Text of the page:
Wednesday, May 21, 2008

Jake Horsley on Sam Fuller



It's impossible to imagine ... a movie like Pick-Up on South Street (which Sam Fuller made in 1953 with Richard Widmark) being made as an A picture by any of the studios. It is simply too subversive. The sentiments of the pickpoket 'hero'--cynical, brutal, anti-patriotic, misogynist--seem more in line with the 70s, and the movie is so much fresher and more alive than most of the 'classics' from this period (the 50s marked a low point in Hollywood filmmaking) that the only wonder is why it took the French to recognize Fuller as a formidable film artist. (Unlike Aldrich or Siegel, Fuller never graduated to A pictures; he did not enjoy even retrospective success in the US.)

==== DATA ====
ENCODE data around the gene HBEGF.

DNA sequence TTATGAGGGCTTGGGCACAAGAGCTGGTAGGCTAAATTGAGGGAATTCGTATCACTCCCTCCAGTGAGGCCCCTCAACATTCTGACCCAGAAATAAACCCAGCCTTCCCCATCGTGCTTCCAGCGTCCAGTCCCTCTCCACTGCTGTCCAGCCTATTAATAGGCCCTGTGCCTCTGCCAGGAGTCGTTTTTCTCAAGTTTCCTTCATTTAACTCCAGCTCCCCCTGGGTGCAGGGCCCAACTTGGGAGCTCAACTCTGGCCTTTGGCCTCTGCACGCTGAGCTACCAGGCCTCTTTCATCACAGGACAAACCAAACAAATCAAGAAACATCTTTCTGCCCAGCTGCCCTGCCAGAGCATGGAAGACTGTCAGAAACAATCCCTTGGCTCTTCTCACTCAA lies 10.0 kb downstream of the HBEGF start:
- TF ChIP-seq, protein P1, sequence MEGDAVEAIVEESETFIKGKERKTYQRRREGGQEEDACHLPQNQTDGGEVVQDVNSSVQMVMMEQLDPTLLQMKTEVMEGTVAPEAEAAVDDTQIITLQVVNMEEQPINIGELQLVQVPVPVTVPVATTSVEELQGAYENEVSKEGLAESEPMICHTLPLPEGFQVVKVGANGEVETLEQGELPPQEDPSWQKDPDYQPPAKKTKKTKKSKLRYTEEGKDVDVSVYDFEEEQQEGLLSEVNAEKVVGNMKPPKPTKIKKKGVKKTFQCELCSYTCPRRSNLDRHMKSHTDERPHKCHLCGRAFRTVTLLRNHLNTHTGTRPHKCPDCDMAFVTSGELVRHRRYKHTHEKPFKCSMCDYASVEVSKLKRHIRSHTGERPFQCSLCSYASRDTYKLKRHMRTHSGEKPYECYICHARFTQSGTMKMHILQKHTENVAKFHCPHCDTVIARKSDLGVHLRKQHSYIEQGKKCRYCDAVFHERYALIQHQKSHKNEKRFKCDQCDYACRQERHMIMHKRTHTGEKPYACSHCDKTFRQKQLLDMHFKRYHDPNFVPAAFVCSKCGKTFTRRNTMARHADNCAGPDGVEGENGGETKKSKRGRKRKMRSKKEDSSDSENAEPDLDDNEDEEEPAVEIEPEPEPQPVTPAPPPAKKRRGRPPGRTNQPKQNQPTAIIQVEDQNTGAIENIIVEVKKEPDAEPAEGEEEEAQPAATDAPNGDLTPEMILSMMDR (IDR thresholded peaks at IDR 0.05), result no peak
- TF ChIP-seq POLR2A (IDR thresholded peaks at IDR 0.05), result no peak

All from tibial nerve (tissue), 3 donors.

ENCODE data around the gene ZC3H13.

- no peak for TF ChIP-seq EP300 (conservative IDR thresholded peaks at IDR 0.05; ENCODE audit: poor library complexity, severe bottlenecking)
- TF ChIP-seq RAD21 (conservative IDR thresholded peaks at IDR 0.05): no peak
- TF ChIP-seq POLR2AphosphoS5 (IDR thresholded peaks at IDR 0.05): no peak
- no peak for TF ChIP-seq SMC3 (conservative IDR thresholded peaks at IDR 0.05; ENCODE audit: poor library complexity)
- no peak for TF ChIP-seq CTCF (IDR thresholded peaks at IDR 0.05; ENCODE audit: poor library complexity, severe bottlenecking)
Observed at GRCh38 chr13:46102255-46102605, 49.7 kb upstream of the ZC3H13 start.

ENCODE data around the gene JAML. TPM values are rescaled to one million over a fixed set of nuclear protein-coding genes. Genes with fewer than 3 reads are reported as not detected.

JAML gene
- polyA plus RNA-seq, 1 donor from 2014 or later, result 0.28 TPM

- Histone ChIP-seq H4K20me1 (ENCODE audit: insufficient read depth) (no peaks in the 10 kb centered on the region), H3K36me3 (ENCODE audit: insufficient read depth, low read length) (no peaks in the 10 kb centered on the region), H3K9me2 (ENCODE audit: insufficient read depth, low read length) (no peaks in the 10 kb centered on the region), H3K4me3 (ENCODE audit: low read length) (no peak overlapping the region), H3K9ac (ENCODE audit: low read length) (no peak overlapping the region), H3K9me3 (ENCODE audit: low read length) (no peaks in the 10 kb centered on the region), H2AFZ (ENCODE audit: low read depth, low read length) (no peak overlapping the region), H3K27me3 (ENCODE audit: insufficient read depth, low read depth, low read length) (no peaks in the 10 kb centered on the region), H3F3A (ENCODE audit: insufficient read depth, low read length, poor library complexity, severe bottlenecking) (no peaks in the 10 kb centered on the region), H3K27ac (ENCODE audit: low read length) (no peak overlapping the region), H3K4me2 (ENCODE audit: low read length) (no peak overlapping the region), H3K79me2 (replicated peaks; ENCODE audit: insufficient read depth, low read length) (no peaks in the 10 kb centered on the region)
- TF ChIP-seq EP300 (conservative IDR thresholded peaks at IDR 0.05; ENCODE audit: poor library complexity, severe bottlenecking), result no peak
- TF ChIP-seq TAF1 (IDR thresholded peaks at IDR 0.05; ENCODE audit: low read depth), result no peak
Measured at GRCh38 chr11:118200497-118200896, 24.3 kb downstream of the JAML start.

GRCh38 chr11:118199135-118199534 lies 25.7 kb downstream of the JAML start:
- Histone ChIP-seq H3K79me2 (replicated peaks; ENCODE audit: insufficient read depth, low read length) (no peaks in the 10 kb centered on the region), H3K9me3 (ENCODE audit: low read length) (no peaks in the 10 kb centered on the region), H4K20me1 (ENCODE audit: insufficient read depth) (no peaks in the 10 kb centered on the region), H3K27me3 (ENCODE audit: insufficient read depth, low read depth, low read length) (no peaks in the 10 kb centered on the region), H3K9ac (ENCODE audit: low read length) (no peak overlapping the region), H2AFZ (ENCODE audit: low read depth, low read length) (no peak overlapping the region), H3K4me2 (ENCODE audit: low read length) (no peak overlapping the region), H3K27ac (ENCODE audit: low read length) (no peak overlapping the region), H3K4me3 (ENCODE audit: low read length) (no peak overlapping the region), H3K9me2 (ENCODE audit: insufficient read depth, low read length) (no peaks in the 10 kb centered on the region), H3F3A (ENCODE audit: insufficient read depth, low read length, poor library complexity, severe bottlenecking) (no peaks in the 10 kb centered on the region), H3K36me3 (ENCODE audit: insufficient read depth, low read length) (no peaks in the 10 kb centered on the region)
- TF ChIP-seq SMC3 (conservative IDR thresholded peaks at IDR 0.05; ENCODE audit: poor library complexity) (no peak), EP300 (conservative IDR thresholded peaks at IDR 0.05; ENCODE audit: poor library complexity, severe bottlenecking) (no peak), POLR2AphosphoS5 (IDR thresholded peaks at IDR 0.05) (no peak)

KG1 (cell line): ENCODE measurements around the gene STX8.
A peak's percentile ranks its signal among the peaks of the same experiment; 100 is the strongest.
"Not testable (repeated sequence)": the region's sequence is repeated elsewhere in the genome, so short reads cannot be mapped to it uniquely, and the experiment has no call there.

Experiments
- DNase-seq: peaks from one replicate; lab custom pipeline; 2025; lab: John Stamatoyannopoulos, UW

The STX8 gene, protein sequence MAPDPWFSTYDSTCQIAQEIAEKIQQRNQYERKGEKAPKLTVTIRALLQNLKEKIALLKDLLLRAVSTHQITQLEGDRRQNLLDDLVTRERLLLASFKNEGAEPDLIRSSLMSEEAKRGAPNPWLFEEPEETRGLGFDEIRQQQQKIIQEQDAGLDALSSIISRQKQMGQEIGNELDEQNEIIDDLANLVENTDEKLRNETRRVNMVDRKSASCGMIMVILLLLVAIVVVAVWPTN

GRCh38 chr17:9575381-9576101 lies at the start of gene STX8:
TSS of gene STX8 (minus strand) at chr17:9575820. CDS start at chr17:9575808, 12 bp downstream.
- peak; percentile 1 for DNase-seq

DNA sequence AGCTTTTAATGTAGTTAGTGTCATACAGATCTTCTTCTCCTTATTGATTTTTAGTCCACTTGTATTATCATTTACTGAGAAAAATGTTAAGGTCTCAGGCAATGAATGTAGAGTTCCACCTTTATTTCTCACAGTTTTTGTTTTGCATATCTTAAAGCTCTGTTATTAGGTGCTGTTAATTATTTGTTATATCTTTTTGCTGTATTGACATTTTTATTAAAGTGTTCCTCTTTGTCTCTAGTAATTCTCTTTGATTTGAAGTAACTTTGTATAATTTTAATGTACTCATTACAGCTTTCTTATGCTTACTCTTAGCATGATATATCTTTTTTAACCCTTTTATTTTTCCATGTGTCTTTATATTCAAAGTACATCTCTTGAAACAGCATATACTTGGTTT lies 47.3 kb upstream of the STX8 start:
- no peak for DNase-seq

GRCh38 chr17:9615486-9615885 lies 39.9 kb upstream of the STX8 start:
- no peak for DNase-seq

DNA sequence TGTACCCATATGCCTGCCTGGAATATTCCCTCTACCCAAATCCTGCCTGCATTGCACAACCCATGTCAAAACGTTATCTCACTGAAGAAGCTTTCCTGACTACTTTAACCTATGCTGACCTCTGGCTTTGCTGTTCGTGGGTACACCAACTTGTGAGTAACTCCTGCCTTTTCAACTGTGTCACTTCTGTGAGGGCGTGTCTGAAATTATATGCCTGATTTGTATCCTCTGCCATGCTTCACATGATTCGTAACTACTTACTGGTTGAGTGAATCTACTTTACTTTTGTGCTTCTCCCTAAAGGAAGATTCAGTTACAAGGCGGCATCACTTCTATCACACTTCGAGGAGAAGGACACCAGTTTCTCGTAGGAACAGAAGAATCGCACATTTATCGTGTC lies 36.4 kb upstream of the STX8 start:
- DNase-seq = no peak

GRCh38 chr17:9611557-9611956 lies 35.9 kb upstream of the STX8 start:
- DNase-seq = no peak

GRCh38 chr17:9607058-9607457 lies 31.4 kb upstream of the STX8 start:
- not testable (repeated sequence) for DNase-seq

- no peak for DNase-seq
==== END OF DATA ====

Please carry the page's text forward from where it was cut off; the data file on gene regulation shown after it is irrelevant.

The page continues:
Horsley, Jake. Dogville vs. Hollywood: The War Between Independent Film and Mainstream Movies. London: Marion Boyars, 2005: 47.

2 comments:

Christopher said...

You seem to be very much into movies...you should check out "Scene Unseen Movie Reviews."

Ever hear of these guys?

Irreverent, sure, bet they appreciate Fuller!

Google 'em, you'll thank me...

Thivai Abhor said...

Chris (I'm assuming you are the Chris that does these reviews),

Interesting concept to your program and I had come across your podcasts a few weeks ago (I'm an avid listener of podcasts since I don't watch TV), but the idea of uninformed criticism annoyed me somewhat and I couldn't get into it...